The Eurostar is equipping Saint Pancras station with a new facial recognition system.
This is a first in the rail industry. A new biometric identification system has been implemented at Saint Pancras station in London to facilitate the movement of Eurostar travellers. The only entry point from continental Europe to visit the country of crumpets, the place welcomes more than 11 million people each year. Every day, traffic is saturated with crowds, and identity checkpoints often act as a bottleneck, especially since the UK’s exit from the Schengen area, which ensured the free movement of goods. and persons between member countries of the European Union.
Facial recognition to facilitate travel
To facilitate the movement of travelers and relieve congestion at checkpoints, Eurostar has implemented a new biometric identification system with the SmartCheck system, developed by the British company iProov. Before their departure, passengers must download a dedicated application, in order to register their tickets, and have their ID certified. Once at the station, they then just have to cross a dedicated corridor. A camera will then be responsible for identifying and validating the passage of each traveler, without the latter needing to stop at a checkpoint to have their identity validated.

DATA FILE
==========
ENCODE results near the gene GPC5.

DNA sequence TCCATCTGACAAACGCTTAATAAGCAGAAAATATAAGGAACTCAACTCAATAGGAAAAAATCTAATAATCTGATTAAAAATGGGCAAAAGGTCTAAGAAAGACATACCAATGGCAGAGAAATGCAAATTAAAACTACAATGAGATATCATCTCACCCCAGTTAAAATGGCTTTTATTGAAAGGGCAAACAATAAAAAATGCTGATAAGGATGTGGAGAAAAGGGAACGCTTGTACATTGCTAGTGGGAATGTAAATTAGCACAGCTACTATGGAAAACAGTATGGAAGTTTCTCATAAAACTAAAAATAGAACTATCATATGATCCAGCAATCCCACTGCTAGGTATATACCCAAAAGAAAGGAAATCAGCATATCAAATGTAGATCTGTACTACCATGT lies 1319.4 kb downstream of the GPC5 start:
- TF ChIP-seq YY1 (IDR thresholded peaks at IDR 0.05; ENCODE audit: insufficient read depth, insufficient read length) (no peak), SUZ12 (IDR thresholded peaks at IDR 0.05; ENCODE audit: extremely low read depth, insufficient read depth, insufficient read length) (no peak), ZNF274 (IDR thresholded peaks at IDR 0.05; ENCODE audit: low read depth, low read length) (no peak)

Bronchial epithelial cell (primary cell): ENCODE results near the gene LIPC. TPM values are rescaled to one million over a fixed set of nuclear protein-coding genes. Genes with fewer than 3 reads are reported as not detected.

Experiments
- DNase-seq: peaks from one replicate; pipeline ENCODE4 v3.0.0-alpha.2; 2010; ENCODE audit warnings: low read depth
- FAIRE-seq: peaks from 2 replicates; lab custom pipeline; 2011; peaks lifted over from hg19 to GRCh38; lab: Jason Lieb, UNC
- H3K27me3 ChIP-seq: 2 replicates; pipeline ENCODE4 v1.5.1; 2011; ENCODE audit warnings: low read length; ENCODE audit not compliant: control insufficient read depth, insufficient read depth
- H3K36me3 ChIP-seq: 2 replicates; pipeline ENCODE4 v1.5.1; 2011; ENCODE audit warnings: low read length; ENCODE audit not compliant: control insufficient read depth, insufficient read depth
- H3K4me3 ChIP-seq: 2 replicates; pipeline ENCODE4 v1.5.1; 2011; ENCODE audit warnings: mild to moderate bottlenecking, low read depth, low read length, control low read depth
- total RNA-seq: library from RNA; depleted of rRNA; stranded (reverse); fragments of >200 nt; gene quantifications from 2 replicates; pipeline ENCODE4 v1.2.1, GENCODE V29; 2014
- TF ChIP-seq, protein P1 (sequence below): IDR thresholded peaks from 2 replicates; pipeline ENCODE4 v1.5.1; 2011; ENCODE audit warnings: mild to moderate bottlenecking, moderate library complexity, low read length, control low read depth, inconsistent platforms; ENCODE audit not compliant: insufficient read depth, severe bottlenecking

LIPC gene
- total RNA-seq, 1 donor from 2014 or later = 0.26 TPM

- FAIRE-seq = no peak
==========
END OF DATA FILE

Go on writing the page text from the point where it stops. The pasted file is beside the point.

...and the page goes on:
For the moment, the device only exists on the British side, and is reserved for Business Premier and Carte Blanche passengers. Once in France, passengers will still have to go through the customs box, and undergo a traditional identity check.
A danger to privacy?
Behind the practical side of the maneuver, the SmartCheck technology raises obvious questions around data confidentiality and respect for privacy. The company behind the technology is nevertheless reassuring: “It’s not surveillance. A passenger can choose not to use SmartCheck, and no one is forcing them to do so.“, assures the boss of the company Andrew Bud. As for the dematerialized identity papers which are beginning to appear in France, in particular by the intermediary of France Identityfacial recognition in the Eurostar will be on a voluntary basis only, and will not be compulsory.
On a practical level, the data will be stored on the user’s phone locally, and fully encrypted. They will then be shared with passport control services, and deleted after 48 hours. Still, if the device promises to be totally respectful of privacy, it already opens the way to more intrusive systems. Eventually, iProov should be adapted to other public places, such as stadiums, concert halls and gatherings”.